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Help a Reader: What to do with unwanted land?

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LandToday’s question is really intriguing because it’s a problem I probably won’t ever experience but it does pique my interest. Cyndie emailed me to say that she had a large piece of land that she no longer wants and isn’t sure what she should do with it given that it’s likely difficult to sell. It’s costing her quite a bit each year in property taxes so she’d really like to be rid of it.

Here’s the question from Cyndie:

About 10 years ago I bought a piece of land. Was going to build on it but that didn’t happen and at this point I don’t really want to. So, it is up for sale. Now, I highly doubt that it will sell, it is a beautiful piece on a hill overlooking a creek, but building there would be more expensive. As soon as I bought the land the taxes went sky high. I have worked with the county to get them lowered.

So, what my dilemma is that I feel it is not going to sell (similar piece has been for sale for 10 years) and I basically need to get out from under it. I have thought about donating it to the city, but don’t know if they would want it. Any other suggestions would be wonderful.

The land sounds beautiful, it’s just unfortunate it’s too expensive to build on it. What really hurts is that she owns this land and has to pay property taxes every year even though she can’t live on it. So the key here is to get rid of it and to hopefully get something out of it. We don’t know how much she paid for it but it sounds like she owns it outright and just needs to get rid of it. I see two solutions:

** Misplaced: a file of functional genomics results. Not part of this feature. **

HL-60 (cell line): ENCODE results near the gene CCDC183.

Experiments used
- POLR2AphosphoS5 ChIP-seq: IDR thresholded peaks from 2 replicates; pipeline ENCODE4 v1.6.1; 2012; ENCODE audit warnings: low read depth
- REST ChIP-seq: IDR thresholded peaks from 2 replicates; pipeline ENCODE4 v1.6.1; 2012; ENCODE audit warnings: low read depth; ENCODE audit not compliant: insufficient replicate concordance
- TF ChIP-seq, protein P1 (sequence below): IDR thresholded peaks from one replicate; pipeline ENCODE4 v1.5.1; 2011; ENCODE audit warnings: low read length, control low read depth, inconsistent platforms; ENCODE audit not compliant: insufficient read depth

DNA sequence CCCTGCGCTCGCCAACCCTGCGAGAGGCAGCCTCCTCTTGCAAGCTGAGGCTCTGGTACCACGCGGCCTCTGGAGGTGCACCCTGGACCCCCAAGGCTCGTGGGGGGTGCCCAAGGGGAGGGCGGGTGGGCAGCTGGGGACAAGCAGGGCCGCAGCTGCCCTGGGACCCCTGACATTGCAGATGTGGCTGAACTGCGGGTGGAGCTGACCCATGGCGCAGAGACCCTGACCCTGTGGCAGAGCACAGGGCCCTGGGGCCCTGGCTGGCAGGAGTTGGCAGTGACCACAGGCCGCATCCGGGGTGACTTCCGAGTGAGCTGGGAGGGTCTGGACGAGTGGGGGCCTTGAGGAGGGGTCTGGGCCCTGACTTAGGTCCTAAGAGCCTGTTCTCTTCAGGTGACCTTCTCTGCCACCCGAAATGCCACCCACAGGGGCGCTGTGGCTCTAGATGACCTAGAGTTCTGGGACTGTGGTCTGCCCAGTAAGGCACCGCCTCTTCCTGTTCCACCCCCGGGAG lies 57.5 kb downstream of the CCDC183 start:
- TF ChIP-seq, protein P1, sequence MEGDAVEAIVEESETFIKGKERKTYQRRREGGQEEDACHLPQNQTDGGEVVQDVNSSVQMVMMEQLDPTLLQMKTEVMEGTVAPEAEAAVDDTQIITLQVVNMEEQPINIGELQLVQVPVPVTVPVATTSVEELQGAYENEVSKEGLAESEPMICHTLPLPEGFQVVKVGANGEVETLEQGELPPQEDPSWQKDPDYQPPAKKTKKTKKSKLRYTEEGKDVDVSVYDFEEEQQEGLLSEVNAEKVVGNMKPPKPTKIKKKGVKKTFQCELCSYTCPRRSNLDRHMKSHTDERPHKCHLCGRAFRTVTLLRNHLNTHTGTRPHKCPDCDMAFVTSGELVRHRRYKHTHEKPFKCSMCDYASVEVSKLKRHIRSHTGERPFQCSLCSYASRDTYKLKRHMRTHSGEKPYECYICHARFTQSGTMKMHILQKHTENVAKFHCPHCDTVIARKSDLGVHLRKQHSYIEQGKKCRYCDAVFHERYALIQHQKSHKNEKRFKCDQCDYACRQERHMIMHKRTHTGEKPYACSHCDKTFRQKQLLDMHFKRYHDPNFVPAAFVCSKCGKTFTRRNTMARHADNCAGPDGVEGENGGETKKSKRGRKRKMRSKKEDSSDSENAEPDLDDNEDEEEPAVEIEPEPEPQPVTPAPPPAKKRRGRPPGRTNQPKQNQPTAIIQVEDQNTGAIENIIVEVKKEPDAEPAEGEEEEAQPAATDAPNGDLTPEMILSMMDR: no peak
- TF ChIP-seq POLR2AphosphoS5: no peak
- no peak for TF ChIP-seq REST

• Sell it at a discount – Figure out what a reasonable $ per square acre is in that region, give a good discount, and try to sell it fast that way.
  • Donate it

If you do opt for the donation route, find a good tax professional to work with before you do anything. He or she will be able to structure it in a way that provides the greatest benefit to you. Since we’re going to be talking large dollar amounts, you want to make sure it’s done properly.

Has anyone had any experience with this type of thing before and has some suggestions for Cyndie?

(Photo Credit: vanto5)

{ 12 comments, please add your thoughts now! }

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12 Responses to “Help a Reader: What to do with unwanted land?”

  1. Dan says:

    Donate to town, county. Many people in my area do that. Especially developers with large parcels – they donate the lots that won’t sell (usually under water) and the neighborhood gets land that no one will build on.

  2. Interesting question. I am wondering if there may be other ways to produce income from the vacant land. Possible rent space for a cell phone tower, build a windmill, solar power array?

    I suppose you could always open it up as a paid storage facility for RV’s and boats? Obviously the location would dictate what income producing opportunities exist, but I would consider exploring those before donating.

  3. Has she considered advertising it in one of those high-income glossy magazines aimed at the rich and famous? This sounds like someone with real money could be seriously interested.